Seymour Pleydell Bouverie (Capt. West Somerset Yeomanry, b. 26th May 1856 - St George Hanover Square, London - d. 22nd March 1927, Rutland, marrying Alice Mary Campbell in 1880), seems to have been much more prominent, and with three such distinguishing names, easier to trace. More here and here. He was the son of Philip Pleydell Bouverie , and grandson of another Philip Pleydell Bouverie (1788-1828), whose father was Jacob Pleydell-Bouverie, 2nd Earl of Radnor, a Whig politician and Chairman, Grand Junction Canal Co. 1821-40. His mother, Jane Seymour, was the daughter of a Tory politician, Henry Seymour. The Earls of Radnor, had the following coat of arms:
Quarterly,1 and 4, per fesse or and argent, an eagle displayed with two heads sable, on the breast an escutcheon gules, chaiged with a bend vair (ancient arms of Bouverie) ; 2 and 3, argent, a bend gules, guttee-d'eau, between two ravens sable,a chief chequy 01 and of the last (Pleydell). Mantling, sable and or. Crest Upon a wreath of the colours, a demi-eagle with two heads displayed sable, ducally gorged or, on the breast a cross crosslet argent. Motto " Patria cara, carior libertas."
Here is a picture of the 2nd earl, from Salisbury Guildhall
The 4th Earl first came to live in Cross Deep, Twickenham in 1722.
Coleshill House in Berkshire was the ancestral home of the Pleydell Bouveries, belonging to Sir Thomas Freake who sold it, in 1626. We’ll come to the Freake family later... I wonder if there is any connection with nearby Coleshill Road here in Teddington. The Coleshill link refers also to the 1765 joining of the Pleydell and Bouverie families. It also mentions both Radnor and Longford echoed locally in the names of Radnor Road and Radnor Gardens in Strawberry Hill, and the nearby Longford River, although this latter might be a coincidence. More about Coleshill House.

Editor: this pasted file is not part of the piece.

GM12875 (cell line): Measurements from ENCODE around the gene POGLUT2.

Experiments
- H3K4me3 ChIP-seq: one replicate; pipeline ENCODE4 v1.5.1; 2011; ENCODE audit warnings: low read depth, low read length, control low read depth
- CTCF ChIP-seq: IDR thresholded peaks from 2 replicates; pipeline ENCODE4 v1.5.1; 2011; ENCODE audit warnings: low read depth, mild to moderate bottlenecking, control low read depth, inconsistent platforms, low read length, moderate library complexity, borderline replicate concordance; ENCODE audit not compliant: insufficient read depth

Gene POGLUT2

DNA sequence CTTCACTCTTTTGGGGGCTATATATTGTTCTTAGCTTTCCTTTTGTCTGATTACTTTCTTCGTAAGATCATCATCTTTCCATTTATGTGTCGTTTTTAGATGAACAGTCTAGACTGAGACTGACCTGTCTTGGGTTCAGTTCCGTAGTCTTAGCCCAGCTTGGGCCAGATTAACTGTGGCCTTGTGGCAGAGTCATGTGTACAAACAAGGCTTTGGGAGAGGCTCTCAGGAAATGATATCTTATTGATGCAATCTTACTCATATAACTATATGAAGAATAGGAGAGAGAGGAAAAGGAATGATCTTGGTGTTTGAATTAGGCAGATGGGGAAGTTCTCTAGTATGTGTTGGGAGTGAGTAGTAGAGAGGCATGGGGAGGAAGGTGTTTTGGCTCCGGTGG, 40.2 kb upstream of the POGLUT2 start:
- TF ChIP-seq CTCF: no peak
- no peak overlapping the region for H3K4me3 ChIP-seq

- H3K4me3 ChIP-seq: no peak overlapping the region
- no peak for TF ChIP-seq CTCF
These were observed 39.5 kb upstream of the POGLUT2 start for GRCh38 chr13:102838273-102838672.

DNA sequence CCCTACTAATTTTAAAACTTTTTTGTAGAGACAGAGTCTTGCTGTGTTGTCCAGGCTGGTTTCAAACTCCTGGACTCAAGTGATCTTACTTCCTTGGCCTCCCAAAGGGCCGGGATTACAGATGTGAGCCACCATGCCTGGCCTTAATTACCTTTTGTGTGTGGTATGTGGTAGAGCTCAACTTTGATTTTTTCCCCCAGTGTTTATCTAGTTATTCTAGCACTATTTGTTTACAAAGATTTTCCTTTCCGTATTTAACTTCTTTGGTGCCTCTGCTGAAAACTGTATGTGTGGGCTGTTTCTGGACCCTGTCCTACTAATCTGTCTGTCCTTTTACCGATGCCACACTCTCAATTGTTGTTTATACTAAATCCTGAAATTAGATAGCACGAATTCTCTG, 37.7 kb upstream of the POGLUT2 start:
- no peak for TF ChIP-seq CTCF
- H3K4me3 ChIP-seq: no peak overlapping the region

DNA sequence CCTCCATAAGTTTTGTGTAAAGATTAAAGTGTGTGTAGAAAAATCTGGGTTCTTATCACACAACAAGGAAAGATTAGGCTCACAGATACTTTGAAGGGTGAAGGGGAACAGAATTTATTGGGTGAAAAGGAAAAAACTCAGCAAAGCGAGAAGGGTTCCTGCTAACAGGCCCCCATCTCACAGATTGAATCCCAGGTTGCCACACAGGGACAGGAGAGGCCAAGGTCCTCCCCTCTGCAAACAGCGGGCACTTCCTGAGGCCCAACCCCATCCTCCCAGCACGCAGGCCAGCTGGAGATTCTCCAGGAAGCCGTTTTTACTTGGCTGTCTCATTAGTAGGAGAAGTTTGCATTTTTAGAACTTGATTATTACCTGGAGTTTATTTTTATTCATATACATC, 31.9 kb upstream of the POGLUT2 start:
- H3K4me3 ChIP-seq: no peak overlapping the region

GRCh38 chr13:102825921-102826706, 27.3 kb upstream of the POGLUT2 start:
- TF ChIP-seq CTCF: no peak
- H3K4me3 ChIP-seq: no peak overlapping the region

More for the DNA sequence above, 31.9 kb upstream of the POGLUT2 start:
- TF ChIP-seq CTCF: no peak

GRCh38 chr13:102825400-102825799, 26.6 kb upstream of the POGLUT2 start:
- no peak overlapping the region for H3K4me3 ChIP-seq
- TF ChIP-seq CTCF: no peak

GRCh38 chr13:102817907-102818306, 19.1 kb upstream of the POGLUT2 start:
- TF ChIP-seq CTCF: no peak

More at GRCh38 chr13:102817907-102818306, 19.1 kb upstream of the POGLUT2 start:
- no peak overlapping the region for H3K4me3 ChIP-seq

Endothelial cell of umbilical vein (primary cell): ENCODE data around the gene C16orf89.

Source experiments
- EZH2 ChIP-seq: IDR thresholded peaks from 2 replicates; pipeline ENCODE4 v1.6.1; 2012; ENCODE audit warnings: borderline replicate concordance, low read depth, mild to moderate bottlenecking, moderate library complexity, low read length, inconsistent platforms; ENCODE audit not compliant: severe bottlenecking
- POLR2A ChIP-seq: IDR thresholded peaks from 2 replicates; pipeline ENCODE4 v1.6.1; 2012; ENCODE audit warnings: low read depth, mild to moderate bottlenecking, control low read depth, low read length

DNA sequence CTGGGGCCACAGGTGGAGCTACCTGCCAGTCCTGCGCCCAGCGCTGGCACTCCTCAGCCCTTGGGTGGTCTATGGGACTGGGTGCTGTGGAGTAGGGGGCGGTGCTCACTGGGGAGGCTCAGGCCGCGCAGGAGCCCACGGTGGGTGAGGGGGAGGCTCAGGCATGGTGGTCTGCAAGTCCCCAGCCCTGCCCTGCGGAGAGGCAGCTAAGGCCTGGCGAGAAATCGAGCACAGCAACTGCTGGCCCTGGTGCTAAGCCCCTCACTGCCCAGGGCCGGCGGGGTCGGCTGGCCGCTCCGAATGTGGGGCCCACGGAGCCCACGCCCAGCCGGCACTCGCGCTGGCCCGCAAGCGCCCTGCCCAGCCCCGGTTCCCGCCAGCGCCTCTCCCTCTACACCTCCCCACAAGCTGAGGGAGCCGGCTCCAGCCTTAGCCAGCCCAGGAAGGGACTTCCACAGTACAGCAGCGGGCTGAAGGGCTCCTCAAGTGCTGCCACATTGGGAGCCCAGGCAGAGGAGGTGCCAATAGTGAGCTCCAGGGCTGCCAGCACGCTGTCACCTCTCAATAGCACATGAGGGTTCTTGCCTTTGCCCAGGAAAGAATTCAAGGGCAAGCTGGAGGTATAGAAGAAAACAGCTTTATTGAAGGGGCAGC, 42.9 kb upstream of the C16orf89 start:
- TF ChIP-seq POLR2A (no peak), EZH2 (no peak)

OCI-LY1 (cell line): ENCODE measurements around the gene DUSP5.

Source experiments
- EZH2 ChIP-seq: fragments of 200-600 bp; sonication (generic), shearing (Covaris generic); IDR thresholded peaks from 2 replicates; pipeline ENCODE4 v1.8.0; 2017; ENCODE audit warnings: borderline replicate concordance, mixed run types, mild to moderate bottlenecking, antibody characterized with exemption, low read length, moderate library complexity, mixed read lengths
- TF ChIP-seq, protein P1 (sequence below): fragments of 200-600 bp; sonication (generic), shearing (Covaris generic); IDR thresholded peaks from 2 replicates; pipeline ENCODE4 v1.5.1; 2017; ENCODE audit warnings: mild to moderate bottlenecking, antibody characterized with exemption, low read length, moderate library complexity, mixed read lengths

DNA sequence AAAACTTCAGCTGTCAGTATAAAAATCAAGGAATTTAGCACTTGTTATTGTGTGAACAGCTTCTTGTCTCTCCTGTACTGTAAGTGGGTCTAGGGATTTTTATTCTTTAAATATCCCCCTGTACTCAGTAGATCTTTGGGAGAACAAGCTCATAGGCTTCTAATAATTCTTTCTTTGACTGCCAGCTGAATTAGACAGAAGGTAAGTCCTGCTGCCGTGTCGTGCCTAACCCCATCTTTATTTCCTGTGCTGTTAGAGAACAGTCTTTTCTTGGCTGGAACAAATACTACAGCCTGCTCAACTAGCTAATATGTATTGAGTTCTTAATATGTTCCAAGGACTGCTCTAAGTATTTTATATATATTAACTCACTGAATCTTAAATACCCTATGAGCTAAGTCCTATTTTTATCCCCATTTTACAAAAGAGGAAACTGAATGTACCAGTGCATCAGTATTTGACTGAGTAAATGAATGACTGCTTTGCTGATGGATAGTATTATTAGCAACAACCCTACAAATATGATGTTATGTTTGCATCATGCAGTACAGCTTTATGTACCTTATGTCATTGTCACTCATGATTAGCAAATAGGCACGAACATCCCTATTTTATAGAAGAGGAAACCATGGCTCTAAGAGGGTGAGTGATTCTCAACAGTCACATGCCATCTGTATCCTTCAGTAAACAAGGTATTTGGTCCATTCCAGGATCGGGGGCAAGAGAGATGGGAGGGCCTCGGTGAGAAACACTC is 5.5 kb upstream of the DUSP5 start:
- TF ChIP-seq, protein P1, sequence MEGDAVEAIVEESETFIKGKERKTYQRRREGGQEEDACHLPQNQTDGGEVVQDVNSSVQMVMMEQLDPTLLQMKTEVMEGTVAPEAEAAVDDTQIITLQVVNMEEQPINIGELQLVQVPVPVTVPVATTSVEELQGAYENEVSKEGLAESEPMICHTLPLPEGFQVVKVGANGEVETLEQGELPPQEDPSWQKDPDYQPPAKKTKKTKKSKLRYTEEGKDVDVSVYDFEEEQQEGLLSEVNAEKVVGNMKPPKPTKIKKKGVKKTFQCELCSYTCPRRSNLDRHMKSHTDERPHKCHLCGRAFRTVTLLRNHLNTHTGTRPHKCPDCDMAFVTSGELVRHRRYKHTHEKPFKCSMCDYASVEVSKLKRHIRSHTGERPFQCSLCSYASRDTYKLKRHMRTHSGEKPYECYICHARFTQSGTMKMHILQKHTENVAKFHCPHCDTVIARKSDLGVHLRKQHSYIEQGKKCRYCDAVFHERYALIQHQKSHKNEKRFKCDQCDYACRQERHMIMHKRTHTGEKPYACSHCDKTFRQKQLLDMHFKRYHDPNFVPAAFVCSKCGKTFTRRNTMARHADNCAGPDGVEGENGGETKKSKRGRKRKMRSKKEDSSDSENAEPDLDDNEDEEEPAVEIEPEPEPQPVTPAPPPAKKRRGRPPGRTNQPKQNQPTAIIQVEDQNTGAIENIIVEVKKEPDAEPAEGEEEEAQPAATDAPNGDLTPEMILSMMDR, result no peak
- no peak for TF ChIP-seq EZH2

There is extensive detail on the Pleydell family here on a website about their history in Lyneham in Wiltshire, including a portrait by Sir Joshua Reynolds, who, believe it or not, was born in Plympton (see above, re John Martyn Andrew) and became its mayor.
Seymour’s grandfather, Philip started in banking as a clerk, and by 1832 the business was known as Bouverie, Norman and Murdoch. In 1855 his firm merged with Ransom and Company, to become Ransom, Bouverie and Company. The London Gazette shows that both Seymour and his (grand-?)father Philip were on the board of Ransom, Bouverie & Co, bankers. In 1888 they became Barclay, Bevan, Tritton, Ransom, Bouverie & Co. at 54 Lombard Street. In 1896 they became Barclay & Co. See also Wikipedia.
(Another director of Ransom, Bouverie & Co. was Arthur Kinnaird, 11th Lord Kinnaird. It’s worth reading his Wikipedia article as his sporting career is truly remarkable, least of all his scoring the first significant own goal in football history, not to mention excelling at tennis, swimming, canoeing and fives. The picture is quite a hoot too.)
This site lists Seymour as being a member of the Beaufort Hunt, but with a date of 1845, eleven years before his birth. This may be a scanning error. In 1913, as Seymour Pleydell Bouverie of Whissendine, he became Sheriff of Rutland. Seymour died in 1927, having suffered from pneumonia for 20 years.
Born on 1900 to Seymour Pleydell Bouverie and Alice Mary Campbell was a son, Philip Hales (Hales being a family name) who subsequently married Alice Margaret Ingram and had a child. Philip Hales then married Beth Olivia Gage and had 2 children. He passed away in 1951.
Bouverie Street runs south from Fleet Street to Victoria Embankment. Pleydell Street branches off it. Pleydell Court is an alleyway between Fleet Street and Pleydell Street.